Press "Enter" to skip to content

Processes and responses

By Mike Ruffin At 10:00 p.m. on Tuesday, December 12, 2000, the Supreme Court of the United States issued its decision that, on a 5-4 vote, decided the case of Bush v. Gore in George W. Bush’s favor. It was and is a controversial decision. It would have also been controversial had it gone the other way. Gore had won the popular vote by over half a million votes. But, once Bush had Florida in his column, he had the majority of the Electoral College votes. I’ll be upfront and tell you’”surely to the surprise of no one who knows me and/or reads my writings’”that the decision didn’t go the way I wanted it to go. I voted for Gore because I thought he’d be a better president than Bush, so I wanted the Court to rule in his favor. But it didn’t. And on the next day, Wednesday, December 13, 2000, Gore conceded the election to Bush. As I understand it, Gore had other options. But he chose to concede so the country could move on. He put what seemed to be the nation’s best interests ahead of his personal political ambitions. I was proud of our nation when no riots broke out in American cities and towns on Thursday, December 14, 2000. While I believed that a flawed system had placed the wrong person in the White House, I was nonetheless grateful that we accepted the results the system had given us. Half of the American electorate didn’t like the way the Supreme Court decision in Bush v. Gore, and thus the presidential election, turned out. Many Democrats believed that Bush was an illegitimate president. As time went on, a lot of us didn’t think Bush was a very good president. But we didn’t revolt. We didn’t threaten insurrection. Many of us thought the system had failed, but we begrudgingly accepted the results and tried to move on. Now, some of you are thinking, ‘Yeah, but lots of you turned out after Donald Trump’s win in 2016. You didn’t just accept the results and move on.’ You’re right about that. Many of us turned out and demonstrated (I didn’t, but I have beloved family members and friends who did. I try to do my part by writing) because we believed that, unlike Bush, the newly elected president embodied a rejection of fundamental American principles, not to mention basic human dignity. We believed that the threat to our Constitution and to our nation needed to be identified as such. Now we have reached a point where an impeachment inquiry is underway. We’ll see where it goes. Some of us think it’s necessary, while others of us think it isn’t. That’s a matter of opinion, and everybody has one of those. Here’s what isn’t a matter of opinion: impeachment is the constitutional process for removing a president from office for cause. The relevant clause, found in Article 2, Section 4 of the Constitution of the United States, reads: ‘The President, Vice President and all civil Officers of the United States, shall be removed from Office on Impeachment for, and Conviction of, Treason, Bribery, or other high Crimes and Misdemeanors.’ The House of Representatives is charged with passing articles of impeachment, and the members of the Senate with serving as jurors in a trial presided over by the Chief Justice of the Supreme Court. Senators vote on whether to convict or acquit. This is the third impeachment inquiry into a president that the nation has experienced in my lifetime. The House Judiciary Committee approved articles of impeachment against Richard Nixon, but he resigned before the House voted on them. The House impeached Bill Clinton, but the Senate acquitted him. We’ll see where the current impeachment inquiry goes. I’m just asking that we all recognize the legitimacy of the process. This is the process our Founding Fathers set up, and we need to trust it. If, upon its completion, people who are displeased with its outcome feel a need to respond, I hope we will do so in orderly and peaceful fashion. You know, like many people did in the Women’s March on Washington on the day after President Trump’s inauguration.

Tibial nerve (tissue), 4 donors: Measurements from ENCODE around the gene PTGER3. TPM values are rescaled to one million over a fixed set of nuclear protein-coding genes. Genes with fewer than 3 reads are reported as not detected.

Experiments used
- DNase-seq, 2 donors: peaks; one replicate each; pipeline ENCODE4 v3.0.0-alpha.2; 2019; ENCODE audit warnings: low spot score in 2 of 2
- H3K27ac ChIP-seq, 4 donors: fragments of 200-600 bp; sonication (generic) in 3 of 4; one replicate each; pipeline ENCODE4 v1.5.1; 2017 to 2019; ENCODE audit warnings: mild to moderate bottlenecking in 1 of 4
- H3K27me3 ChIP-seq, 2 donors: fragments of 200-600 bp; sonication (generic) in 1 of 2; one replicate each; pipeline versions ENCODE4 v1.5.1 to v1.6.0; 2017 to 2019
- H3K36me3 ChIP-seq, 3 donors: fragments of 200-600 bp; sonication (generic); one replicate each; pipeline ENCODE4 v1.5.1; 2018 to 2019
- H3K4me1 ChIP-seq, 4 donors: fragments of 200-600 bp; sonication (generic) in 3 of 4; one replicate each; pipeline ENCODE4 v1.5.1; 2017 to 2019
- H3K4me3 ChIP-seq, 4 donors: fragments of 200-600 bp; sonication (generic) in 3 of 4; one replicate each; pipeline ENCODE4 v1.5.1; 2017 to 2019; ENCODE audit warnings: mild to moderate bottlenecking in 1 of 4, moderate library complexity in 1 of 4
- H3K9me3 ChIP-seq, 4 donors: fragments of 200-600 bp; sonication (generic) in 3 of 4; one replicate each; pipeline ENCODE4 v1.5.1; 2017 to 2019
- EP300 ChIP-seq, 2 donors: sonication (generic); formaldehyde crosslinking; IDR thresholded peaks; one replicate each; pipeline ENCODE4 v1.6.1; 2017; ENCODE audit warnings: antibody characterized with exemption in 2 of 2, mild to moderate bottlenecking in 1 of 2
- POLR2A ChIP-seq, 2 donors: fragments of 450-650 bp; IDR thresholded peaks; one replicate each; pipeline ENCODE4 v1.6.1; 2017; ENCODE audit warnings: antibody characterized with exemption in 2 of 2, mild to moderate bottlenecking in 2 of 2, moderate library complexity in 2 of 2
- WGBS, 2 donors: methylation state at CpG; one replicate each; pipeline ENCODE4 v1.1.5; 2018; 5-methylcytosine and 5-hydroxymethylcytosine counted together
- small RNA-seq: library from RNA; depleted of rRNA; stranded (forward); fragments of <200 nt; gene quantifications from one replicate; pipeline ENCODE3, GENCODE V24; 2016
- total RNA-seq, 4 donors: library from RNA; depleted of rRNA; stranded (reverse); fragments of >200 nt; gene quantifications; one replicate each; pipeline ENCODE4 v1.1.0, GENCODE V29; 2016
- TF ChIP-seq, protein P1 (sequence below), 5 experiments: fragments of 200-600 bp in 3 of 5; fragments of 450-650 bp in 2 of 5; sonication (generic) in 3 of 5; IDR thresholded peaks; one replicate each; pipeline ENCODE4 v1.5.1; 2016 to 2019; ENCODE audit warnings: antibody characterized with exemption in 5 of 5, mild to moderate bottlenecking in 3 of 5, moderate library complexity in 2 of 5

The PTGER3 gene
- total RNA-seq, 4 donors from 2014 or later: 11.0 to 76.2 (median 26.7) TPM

Be First to Comment

    Leave a Reply

    Your email address will not be published. Required fields are marked *

    Website by - Copyright 2021